Telia taps ServiceNow for on-prem service assurance

Sweden's Telia has announced a deepening of ties with US software company ServiceNow, which has emerged as a key player in the operator's quest to lower operational expenses.

Telia already uses workflows developed by ServiceNow to improve customer care, but now the Nordic telecoms group – which has operations in Sweden, Finland, Norway, Denmark, Lithuania, Latvia and Estonia – is tapping into the US supplier's expertise in service assurance.

"We've gone from a straightforward commercial agreement with ServiceNow to a strategic partnership," added Rainer Deutschmann, group COO at Telia, speaking to Light Reading.

Shop talk: Expanding the relationship with ServiceNow is part of Telia's bid to cut operational costs.   (Source: Hakan Dahlstrom on Flickr CC2.0)
Shop talk: Expanding the relationship with ServiceNow is part of Telia's bid to cut operational costs.
(Source: Håkan Dahlström on Flickr CC2.0)

It means Telia and ServiceNow are now working as partners on service assurance processes to increase levels of automation.

It represents another step forward for ServiceNow in the telecom space, although Telia is not what the US company calls a "design partner." Only BT and Deutsche Telekom currently have a design partner relationship with ServiceNow, which is in "e-bonding" and customer order management respectively.

"We've also released a new product called telecom service management, used by Telia, which takes the capabilities we have in customer care and extends it into the telecom-specific function," added Chris Bauschka, head of telecoms at ServiceNow.

"Telia, then, is upgrading its care experience to the telecom-specific care product we have as well."

Too many partners

Under a plan unveiled by Telia CEO Allison Kirkby in January, the aim is to trim operating costs across the group by 2 billion Swedish kronor (US$230 million) in the next couple of years and SEK4 billion ($460 million) by 2025.

A large chunk of savings – about SEK750 million ($86 million) – is expected to come from IT transformation.

ServiceNow appears to have been handed one of the starring roles to deliver on that target.

"We've had too many partners in the past," conceded Deutschmann, highlighting what he called a "brutal consolidation" of Telia's systems integration suppliers from 28 to four (Accenture, Capgemini, TCS and TietoEVRY).

Moreover, 75 legacy systems have been decommissioned this year with "hundreds more" in the firing line.

Just the ticket

Smarter handling of alarm tickets, which can sometimes arrive in "storms," is one of the ServiceNow attractions for Deutschmann. By integrating IT and network systems, and replacing manual processes with built-in automation, there is the promise of much better business outcomes.

"The new thing, and which is why we're working with ServiceNow in a strategic partnership to create a roadmap going forward, is to be able to correlate complaints – and this is the trick – from the customer side with alarms coming from the network side," said the COO.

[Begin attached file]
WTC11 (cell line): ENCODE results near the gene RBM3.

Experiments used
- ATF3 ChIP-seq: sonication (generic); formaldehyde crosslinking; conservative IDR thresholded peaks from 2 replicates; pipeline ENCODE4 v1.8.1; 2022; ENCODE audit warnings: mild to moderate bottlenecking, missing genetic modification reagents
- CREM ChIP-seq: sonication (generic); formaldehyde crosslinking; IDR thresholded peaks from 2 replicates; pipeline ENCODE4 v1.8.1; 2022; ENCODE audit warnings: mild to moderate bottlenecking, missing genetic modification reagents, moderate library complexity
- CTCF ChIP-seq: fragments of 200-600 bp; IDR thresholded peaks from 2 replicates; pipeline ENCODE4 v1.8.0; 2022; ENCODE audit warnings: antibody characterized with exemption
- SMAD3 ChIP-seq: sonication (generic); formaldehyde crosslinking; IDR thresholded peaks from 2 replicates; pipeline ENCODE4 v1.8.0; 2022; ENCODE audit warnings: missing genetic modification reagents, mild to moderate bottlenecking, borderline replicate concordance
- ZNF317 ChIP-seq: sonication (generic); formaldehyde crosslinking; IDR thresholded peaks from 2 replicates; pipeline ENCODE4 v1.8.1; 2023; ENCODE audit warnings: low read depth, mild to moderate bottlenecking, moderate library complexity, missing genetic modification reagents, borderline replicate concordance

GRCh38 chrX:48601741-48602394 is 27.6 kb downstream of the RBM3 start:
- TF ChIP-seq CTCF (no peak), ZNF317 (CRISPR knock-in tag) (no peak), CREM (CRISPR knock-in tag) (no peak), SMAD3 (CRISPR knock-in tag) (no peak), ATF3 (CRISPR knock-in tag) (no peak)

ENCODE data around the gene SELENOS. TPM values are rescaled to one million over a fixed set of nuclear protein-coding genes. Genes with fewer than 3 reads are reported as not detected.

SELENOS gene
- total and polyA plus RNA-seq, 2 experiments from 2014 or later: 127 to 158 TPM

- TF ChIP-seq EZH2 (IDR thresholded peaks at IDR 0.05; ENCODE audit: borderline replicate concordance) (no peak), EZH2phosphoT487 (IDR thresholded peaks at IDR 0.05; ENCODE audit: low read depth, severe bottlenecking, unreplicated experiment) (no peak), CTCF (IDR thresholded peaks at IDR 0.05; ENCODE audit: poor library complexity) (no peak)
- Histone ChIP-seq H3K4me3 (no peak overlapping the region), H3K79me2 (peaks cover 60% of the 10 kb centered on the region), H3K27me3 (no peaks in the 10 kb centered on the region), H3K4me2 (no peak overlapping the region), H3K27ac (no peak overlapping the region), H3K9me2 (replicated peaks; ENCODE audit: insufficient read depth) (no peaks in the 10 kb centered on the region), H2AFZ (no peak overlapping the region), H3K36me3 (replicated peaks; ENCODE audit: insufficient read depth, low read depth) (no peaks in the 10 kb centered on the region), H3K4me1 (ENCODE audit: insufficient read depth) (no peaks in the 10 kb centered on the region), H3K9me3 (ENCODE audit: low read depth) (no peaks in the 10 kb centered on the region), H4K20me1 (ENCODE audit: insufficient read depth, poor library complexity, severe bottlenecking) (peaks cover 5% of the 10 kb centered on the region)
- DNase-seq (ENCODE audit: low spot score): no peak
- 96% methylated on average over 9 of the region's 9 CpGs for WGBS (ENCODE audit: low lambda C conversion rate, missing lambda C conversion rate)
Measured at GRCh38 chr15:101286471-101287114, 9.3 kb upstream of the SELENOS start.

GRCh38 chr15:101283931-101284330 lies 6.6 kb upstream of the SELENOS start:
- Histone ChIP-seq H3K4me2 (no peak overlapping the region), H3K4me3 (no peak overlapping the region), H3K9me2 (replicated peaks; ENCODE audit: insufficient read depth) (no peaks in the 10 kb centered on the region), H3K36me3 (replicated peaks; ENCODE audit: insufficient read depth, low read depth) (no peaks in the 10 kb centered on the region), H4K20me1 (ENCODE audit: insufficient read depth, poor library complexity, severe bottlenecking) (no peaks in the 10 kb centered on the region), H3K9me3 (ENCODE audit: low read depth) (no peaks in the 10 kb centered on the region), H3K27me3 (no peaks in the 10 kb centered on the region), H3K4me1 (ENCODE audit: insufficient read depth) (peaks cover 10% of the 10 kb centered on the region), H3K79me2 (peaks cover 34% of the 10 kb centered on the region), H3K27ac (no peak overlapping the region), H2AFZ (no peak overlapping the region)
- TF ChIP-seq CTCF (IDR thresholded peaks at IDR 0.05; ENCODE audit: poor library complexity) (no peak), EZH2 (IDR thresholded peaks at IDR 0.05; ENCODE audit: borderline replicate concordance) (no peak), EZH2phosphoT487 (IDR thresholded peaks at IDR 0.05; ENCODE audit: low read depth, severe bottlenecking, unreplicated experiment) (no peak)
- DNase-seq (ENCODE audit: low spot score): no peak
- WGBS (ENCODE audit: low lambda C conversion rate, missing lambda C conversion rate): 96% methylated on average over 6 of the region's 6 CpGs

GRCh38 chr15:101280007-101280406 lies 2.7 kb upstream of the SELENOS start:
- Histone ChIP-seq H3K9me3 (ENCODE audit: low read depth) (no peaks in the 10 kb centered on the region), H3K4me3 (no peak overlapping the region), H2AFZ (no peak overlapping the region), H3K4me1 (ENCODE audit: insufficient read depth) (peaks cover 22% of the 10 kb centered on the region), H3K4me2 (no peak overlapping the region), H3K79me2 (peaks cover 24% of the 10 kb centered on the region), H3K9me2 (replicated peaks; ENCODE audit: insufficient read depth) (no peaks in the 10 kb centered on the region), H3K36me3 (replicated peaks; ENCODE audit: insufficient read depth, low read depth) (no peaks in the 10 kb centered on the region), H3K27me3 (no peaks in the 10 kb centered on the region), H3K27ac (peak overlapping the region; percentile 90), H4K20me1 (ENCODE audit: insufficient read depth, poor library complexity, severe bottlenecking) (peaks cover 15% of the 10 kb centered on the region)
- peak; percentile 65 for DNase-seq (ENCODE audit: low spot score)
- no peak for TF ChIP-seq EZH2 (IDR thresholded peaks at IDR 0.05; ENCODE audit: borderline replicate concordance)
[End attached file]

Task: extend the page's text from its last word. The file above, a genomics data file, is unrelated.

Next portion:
"I can then backtrack and find the root cause of the problem."

Another promising service assurance feature from ServiceNow is filtering and aggregating high volumes of alarms in a smart way, so that the sought-after correlation can happen quickly.

"We proved to Telia that we could handle its peak volumes [of events]," said Bauschka.

Telia has already begun to consolidate its ticketing systems, but Deutschmann acknowledges that service assurance and orchestration – of which ticketing is just one part – will always be a work in progress.

Reflecting on work needed for IT transformation and digitalization, Deutschmann sees "constant change as the new norm," and that he expected partners to be continually pushing for improvements.

The prize of improving service is not just about greater cost-efficiencies gleaned from more automation, however.

Deutschmann sees the provisioning of enterprises with a single and "end-to-end" view of all their services and being able to do proactive customer care – fixing problems before they impact end-users – as a USP that can keep customers and attract new ones.

The first full implementation of ServiceNow is expected by December.

On-prem, not public cloud

Unusually for ServiceNow, which typically engages with partners using a public cloud SaaS model, Telia has gone for an on-premises deployment on a country-by-country basis.

"Our strategy is cloud first, but cloud first doesn't necessarily mean public cloud," said Deutschmann.

"If I can go to the public cloud I will, but if regulation precludes me from doing so I will go to my own clouds."

Due to a mixture of national autonomy regulation, security requirements and specific customer requirements in the countries in which Telia operates, said Deutschmann, ServiceNow instances are placed in the operator’s private cloud environment.

Want to know more OSS and BSS? Check out our dedicated OSS and BSS channel here on Light Reading.

By "copying and pasting" platforms without any deviation of code in each country, and using open ServiceNow APIs, Deutschmann nonetheless sees an upside to the on-prem model.

"You've got to be future ready and resilient, so it doesn't completely break down when there is a change in some certain regulation," he said, "and the private cloud gives that."

On-prem economics, argued Deutschmann, were not that far off the public cloud either. He added that there are "brilliant tools" available to keep the DevOps model up and running .

While Telia is currently not planning to run operations and maintenance (O&M) systems in the public cloud, Deutschmann said it was "ready to reconsider whenever the legal, security and business situation allows."

Related posts:

— Ken Wieland, contributing editor, special to Light Reading

Sign In